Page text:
A DATABASE OF IOL POSITION AND BEHAVIOR
Principal Investigator: Susan A Strenk
Abstract: DESCRIPTION (provided by applicant): Cataract surgery is a common procedure that results in removal of the human lens and its replacement with an intraocular lens (IOL). It is a safe procedure, but complications do occur. Many new IOLs are being designed to further improve vision after cataract surgery;however, concerns exist regarding both the safety and effectiveness of these new designs. Magnetic resonance imaging has the unique ability to fully show the IOL position in the intact eye thus providing information to permit better and safer IOLs and other ocular implants and procedures to be designed. Presbyopia is the loss of accommodation with age and industry efforts to provide surgical correction for presbyopia are vigorously underway as the potential market for such a product is substantial. Strategies include lens refilling, scleral treatments, and, most notably, the development of accommodating intraocular lenses (A-IOLs). However, despite this renewed interest in IOLs for the correction of presbyopia (as well as myopia, hyperopia, and astigmatism), many questions remain regarding the: optic and haptic sizing and post-operative positional stability, development of Soemmering's ring and posterior capsule opacification (PCO), power calculations, and adverse effects of these and even established IOL designs. The high-resolution MRI techniques developed by the Principal Investigator are not hampered by the iris and are thus able to provide non-invasive visualization of the entire IOL (optic and haptics) and fully characterize its geometric relationship to surrounding intraocular structures both during accommodation and with accommodation at rest;this information cannot be obtained from the intact eye by any other method. The ultimate goal of this project is to produce a biometric database of the unique information obtained from MRI images of the pseudophakic eye in order to fully characterize IOL placement in the anterior segment. Moreover, posterior capsule opacification is a common complication of cataract surgery that decreases visual acuity, has been correlated with IOL tilt and decentration, and is of particular concern with new IOL designs. Soemmering's ring, develops after virtually every IOL implantation, is a direct precursor to PCO, is associated with other complications including pupillary block glaucoma, and our MRI data suggest that it is also closely associated with IOL malposition. We plan to non-invasively grade Soemmering's ring in vivo with MRI and correlate Soemmering's ring development with anterior segment biometry and IOL type, position, tilt, decentration, and accommodative behavior. Successful completion of this project will facilitate the construction of models that allow better traditional, phakic, and accommodating IOL designs as well as other methods of presbyopia correction to be simulated and developed. Moreover, it will facilitate the construction of refined algorithms for preoperative IOL power calculations and improve our understanding of post-operative complications of IOL surgery. PUBLIC HEALTH RELEVANCE: Cataract surgery is the most common surgery in the world and its frequency will increase as the population ages. In this surgery, the human lens is removed and replaced with an intraocular lens (IOL). It is a safe procedure, but complications do occur and vision after surgery is not always optimal. Many new IOLs are being designed to further improve vision after cataract surgery;however, concerns exist regarding both the safety and effectiveness of these new designs. Magnetic resonance imaging has the unique ability to fully show the IOL location inside eye and how this changes depending upon whether one is looking far or near. Thus measurements will be made to better understand IOL location inside the eye and the complications that can occur with cataract surgery. This information will permit better and safer IOLs and other eye implants be designed to improve vision as well as treat eye diseases.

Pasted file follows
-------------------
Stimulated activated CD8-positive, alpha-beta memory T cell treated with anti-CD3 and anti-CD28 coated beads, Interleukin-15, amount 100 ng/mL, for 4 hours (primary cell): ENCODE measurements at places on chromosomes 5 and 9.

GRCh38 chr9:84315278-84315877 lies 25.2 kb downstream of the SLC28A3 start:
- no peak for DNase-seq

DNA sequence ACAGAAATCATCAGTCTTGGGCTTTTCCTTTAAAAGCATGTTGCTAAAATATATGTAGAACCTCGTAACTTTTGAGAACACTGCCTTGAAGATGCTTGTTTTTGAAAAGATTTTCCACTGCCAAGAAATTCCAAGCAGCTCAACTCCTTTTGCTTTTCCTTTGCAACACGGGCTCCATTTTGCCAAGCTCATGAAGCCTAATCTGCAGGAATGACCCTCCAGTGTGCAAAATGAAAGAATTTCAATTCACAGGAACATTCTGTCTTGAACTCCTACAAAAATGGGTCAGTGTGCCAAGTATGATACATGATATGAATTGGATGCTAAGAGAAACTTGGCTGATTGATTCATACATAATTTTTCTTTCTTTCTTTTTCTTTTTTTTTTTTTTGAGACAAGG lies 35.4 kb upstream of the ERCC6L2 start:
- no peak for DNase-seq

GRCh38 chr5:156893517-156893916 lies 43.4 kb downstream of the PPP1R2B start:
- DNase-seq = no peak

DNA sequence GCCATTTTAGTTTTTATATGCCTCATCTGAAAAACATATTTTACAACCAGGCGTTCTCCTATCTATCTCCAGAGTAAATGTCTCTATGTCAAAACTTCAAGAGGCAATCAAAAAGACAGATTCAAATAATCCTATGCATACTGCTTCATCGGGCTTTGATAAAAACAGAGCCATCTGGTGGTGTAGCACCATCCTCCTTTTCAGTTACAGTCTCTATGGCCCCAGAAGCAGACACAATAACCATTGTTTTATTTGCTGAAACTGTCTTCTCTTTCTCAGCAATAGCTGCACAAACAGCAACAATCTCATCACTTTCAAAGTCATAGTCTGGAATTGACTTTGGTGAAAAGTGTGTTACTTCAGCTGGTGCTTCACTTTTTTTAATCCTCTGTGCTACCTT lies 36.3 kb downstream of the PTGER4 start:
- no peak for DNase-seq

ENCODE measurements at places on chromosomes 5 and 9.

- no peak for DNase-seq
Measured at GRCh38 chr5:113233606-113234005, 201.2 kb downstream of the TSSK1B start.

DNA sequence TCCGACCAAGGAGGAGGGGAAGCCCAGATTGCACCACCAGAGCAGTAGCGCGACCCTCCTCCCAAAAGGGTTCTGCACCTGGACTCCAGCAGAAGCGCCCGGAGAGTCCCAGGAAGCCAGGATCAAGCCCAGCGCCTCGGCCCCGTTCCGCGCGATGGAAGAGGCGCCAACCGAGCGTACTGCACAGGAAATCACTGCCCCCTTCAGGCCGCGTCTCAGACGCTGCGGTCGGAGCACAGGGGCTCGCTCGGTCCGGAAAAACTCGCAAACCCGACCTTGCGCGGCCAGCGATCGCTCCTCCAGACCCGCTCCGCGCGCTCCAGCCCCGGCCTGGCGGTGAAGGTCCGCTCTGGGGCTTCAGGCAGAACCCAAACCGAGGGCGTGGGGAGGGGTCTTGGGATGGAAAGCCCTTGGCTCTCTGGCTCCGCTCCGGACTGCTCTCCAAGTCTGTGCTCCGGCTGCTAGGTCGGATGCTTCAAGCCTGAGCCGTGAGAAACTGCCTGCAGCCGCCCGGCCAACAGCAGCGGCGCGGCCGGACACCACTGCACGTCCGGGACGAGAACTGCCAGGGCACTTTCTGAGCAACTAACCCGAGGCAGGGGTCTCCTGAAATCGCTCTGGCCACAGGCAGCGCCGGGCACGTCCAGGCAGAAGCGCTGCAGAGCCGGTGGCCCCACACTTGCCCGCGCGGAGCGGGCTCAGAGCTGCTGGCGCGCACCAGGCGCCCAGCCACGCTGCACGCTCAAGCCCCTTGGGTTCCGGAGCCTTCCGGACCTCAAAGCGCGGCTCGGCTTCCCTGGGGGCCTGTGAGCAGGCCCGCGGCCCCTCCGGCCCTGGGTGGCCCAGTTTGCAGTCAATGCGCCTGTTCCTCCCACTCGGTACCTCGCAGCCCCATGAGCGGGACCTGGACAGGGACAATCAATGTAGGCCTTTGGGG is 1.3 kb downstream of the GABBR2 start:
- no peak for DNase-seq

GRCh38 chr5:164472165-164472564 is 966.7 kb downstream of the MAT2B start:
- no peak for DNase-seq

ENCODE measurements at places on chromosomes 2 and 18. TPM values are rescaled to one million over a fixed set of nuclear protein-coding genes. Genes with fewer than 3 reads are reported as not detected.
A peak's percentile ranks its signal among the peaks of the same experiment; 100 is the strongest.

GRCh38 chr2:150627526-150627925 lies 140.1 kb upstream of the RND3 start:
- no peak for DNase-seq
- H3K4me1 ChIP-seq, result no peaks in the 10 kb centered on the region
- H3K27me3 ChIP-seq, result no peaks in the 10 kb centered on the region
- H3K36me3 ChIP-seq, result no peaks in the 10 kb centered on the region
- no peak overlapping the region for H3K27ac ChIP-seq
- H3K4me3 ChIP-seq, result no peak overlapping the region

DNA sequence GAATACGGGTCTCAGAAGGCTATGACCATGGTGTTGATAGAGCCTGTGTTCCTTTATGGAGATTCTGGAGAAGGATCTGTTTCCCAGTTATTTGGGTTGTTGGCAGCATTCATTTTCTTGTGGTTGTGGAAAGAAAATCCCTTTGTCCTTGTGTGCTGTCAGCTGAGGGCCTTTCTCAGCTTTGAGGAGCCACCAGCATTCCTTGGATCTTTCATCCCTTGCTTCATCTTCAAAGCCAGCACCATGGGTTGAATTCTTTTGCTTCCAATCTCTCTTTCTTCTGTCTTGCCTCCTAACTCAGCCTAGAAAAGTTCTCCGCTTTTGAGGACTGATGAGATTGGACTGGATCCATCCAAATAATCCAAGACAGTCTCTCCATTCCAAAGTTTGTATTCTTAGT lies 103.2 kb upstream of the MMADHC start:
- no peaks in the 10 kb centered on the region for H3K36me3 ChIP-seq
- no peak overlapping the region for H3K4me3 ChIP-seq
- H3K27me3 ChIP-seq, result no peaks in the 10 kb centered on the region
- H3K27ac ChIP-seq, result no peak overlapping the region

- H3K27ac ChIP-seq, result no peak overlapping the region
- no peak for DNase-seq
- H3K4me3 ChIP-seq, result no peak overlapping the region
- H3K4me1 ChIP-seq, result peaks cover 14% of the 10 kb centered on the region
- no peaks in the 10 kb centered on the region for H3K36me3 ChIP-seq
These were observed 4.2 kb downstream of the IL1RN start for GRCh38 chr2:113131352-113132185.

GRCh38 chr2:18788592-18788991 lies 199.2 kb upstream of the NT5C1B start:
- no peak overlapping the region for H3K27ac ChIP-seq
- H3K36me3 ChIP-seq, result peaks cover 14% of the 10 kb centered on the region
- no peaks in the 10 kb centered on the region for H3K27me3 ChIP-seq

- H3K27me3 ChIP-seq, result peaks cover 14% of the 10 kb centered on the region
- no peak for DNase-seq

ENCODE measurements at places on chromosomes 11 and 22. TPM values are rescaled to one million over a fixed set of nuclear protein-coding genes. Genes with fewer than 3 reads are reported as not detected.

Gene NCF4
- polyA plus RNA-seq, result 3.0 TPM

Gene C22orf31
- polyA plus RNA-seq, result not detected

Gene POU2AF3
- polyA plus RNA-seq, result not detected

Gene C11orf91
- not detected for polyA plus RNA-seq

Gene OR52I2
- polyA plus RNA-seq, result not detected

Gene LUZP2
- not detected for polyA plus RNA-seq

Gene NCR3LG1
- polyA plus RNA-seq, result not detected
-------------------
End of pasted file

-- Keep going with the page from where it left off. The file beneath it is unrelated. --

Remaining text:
Funding Period: ----------------2004 - ---------------2011-
more information: NIH RePORT